Grace Petrie: ‘Queer as Folk’ – LP review


Grace Petrie: ‘Queer as Folk’
out now on CD and DL from Bandcamp

Review by Lisa Beth Black

‘Queer As Folk’ is Grace Petrie’s 6th studio album so those who are just discovering her are now spectularly late to the party, but they are arriving at the party in droves now (the album went straight to number 1 in the Amazon Folk Chart) and never has an artist deserved to go stellar as much as Grace, in my opinion.

This album is definitely more ‘folk’ than her others and folk musos are making positive noises about the new takes on traditional folk tunes on this album and on the clearly brilliant musicianship of Grace and her accompanying musicians – she has attracted some well-known names to work with her and her already very much appreciated by fans side-kick Caitlin Field.

I am not a folk muso – I came to Grace through my adoration of her punky and passionate up-to-the-minute protest songs and heart-squeezing love songs with lyrics that rival my favourite poets. What I also love about Grace is that she writes songs you want to dance to (her annual ‘Lefty Christmas’ gig is a riot and certainly not your typical sit-down folk club gig). This album will undoubtedly gain Grace many more folk fans but will not disappoint and will grow other elements of her fanbase.

Opening with her powerful acapella ‘A Young Woman’s Tale’ (a re-write of a traditional folk song ‘An Old Man’s Tale’) she sums up the disenfranchisement of her generation caused by New Labour’s neolibralism and Tory austerity. It ends with a feisty declaration that she’s “damn well gonna try” to change things and any lefty listening will be punching the air in solidarity.

‘Tom Paine’s Bones’ is another folk cover. I’m not familiar with the song but apparently Grace has upped the tempo and folkies I know are unanimously agreeing that Grace’s version is how it should now be performed forevermore. I love it. It is joyous and one I will definitely be dancing to.

The remaining cover ‘Beeswing’ is a beautiful love song, as is the self-penned ‘Departures’, one of two songs on the album Grace has written about travelling for work and missing her partner.

The other is ‘Northbound’ and whilst ‘Departures’ is delicately sung and probably my favourite track for its heart-warming portrayal of true love, ‘Northbound’ is another absolute barnstormer and Grace has recently released a brilliant video which shows her at her most adorable and is very much recommended viewing.

‘This House’ is a sad and very touching love song about an elderly man whose love has died and is a subtle narrative that touches on how being openly gay (even to oneself) was not always possible for previous generations.

‘Pride’ is an incredible, emotionally punchy protest song (written originally as an immediate response to the Orlando nightclub shooting in 2016 and re-worked for this album) reminding us that we still have a long way to go in obliterating homophobia.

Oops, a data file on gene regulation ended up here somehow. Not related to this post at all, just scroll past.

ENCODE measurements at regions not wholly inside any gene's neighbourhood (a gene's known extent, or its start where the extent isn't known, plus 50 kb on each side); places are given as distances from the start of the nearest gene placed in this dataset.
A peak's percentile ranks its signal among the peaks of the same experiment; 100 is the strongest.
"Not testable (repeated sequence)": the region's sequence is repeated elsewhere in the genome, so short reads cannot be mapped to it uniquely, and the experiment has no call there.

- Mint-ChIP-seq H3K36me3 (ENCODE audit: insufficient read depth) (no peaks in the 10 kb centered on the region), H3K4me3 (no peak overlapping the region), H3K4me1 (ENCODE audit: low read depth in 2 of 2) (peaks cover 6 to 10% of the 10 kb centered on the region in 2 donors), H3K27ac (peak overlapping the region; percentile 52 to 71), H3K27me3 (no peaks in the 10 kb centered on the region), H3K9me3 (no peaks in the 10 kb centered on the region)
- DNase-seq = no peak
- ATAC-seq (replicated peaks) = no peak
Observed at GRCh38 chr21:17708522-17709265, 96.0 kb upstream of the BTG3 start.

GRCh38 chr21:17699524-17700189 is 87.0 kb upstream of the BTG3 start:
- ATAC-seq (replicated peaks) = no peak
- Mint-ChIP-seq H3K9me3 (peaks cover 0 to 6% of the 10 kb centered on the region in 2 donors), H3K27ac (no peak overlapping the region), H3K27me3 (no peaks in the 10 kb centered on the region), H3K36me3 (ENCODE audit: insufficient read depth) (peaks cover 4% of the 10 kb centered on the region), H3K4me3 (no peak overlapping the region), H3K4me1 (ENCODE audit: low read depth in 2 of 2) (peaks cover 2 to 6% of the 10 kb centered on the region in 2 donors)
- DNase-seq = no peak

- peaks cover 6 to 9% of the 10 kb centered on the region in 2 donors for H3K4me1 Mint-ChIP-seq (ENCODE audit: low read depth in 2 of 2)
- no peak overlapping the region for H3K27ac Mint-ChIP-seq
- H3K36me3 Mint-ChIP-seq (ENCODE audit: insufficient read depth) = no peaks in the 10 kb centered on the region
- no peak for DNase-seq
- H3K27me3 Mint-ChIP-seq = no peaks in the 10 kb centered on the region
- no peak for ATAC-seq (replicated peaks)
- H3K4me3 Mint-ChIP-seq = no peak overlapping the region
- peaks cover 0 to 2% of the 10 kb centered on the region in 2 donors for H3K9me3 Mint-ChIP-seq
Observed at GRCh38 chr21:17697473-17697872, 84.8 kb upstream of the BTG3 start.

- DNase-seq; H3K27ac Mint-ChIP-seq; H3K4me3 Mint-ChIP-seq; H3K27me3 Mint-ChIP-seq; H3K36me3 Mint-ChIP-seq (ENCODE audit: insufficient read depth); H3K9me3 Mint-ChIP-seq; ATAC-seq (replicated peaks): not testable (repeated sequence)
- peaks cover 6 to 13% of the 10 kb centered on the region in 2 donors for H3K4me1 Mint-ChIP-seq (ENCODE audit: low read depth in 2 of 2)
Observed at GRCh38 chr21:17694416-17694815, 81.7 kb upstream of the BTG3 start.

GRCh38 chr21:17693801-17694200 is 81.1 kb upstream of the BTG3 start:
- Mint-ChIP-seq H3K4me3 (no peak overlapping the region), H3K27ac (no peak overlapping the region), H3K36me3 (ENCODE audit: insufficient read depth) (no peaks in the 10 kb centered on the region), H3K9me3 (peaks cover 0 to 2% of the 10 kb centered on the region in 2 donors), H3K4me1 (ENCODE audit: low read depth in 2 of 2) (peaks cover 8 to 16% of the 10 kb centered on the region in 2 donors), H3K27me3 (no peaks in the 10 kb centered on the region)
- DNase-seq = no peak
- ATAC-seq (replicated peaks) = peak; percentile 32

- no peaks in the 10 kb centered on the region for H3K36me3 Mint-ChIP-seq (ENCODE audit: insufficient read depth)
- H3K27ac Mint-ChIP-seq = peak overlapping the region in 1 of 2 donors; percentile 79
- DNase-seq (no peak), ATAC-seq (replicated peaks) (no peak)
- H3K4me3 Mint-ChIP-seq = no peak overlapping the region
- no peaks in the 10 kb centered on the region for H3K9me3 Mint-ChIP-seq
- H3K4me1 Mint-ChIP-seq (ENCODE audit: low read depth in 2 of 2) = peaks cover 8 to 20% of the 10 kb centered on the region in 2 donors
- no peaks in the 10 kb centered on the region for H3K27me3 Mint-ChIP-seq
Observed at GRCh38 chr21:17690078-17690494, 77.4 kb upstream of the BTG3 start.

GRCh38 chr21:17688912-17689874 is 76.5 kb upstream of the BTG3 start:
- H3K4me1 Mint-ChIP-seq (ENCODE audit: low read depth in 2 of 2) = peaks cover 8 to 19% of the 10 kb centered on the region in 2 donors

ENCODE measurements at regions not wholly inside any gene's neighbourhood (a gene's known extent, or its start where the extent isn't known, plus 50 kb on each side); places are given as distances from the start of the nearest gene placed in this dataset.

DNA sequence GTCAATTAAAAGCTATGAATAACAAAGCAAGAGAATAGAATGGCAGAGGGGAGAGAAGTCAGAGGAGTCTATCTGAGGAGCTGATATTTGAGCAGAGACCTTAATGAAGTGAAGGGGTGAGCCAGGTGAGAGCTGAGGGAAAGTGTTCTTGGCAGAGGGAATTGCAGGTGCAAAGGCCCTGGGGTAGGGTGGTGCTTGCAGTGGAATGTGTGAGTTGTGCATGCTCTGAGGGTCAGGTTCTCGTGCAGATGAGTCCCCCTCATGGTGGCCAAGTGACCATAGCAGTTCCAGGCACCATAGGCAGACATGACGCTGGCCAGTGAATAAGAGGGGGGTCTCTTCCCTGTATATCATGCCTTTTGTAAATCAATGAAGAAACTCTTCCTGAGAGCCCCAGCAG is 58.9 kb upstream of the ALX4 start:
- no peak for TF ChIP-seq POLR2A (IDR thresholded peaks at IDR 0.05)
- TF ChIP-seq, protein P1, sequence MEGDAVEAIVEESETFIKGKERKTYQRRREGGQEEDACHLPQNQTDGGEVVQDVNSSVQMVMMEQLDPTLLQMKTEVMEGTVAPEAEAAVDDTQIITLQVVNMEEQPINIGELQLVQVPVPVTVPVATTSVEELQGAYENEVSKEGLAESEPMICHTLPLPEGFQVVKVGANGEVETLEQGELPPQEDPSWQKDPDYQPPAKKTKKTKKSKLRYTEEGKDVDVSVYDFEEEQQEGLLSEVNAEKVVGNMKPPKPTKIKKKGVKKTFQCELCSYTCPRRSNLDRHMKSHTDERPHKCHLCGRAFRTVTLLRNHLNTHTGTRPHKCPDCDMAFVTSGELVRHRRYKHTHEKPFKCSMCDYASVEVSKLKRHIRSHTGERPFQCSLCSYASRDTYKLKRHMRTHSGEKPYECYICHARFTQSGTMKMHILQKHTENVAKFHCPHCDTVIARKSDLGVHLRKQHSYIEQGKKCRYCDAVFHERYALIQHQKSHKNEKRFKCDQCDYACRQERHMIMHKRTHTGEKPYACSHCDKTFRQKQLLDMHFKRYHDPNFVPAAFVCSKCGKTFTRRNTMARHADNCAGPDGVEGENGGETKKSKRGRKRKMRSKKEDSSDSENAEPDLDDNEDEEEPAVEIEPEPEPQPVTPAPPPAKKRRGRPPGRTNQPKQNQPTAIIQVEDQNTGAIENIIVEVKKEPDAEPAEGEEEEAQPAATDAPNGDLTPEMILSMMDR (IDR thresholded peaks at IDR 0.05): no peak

Which brings us to the most important track on the album… ‘Black Tie’. Important because no-one in my experience has or is writing such affirming messages for young LGBTQ+ women. I especially love the verse that comes down very clearly on the right side of the trans ‘debate’:

“I dared to utter that trans lives matter
And all I got was a TERF war”

and proves that Grace is the Bragg of her time for punchy political commentary. Plus it is the catchiest pop tune with some of the best Petrie rhymes –

‘The images that fucked ya
Were a patriarchal structure’.

The premise of the song (which also has a brilliant video that already has 16000 views on YouTube) is a postcard to her Year 11 self on the occasion of her prom and, although the song speaks primarily to ‘masculine’-presenting women (“No you won’t grow out of it / You will find the clothes that fit”) I think it has a wider reach to any listener who struggled in their teenage years with the pressure to conform to societal expectations of their gender.

The remaining songs on the album are reworked classics from her 2010 album ‘Tell Me a Story’ – the beautifully-written love songs ‘Iago’ and ‘Baby Blue’ and the protest anthem ‘Farewell to Welfare’ (which seems to get more relevant with every day of Tory government). I’m really glad that the influx of new Grace Petrie fans will come to these songs and fall in love with them as I did. I already know a few people with tattoos of lyrics from her song ‘Iago’. I think tattooists are going to be busy this year.

Mandy Robinson’s Iago tattoo

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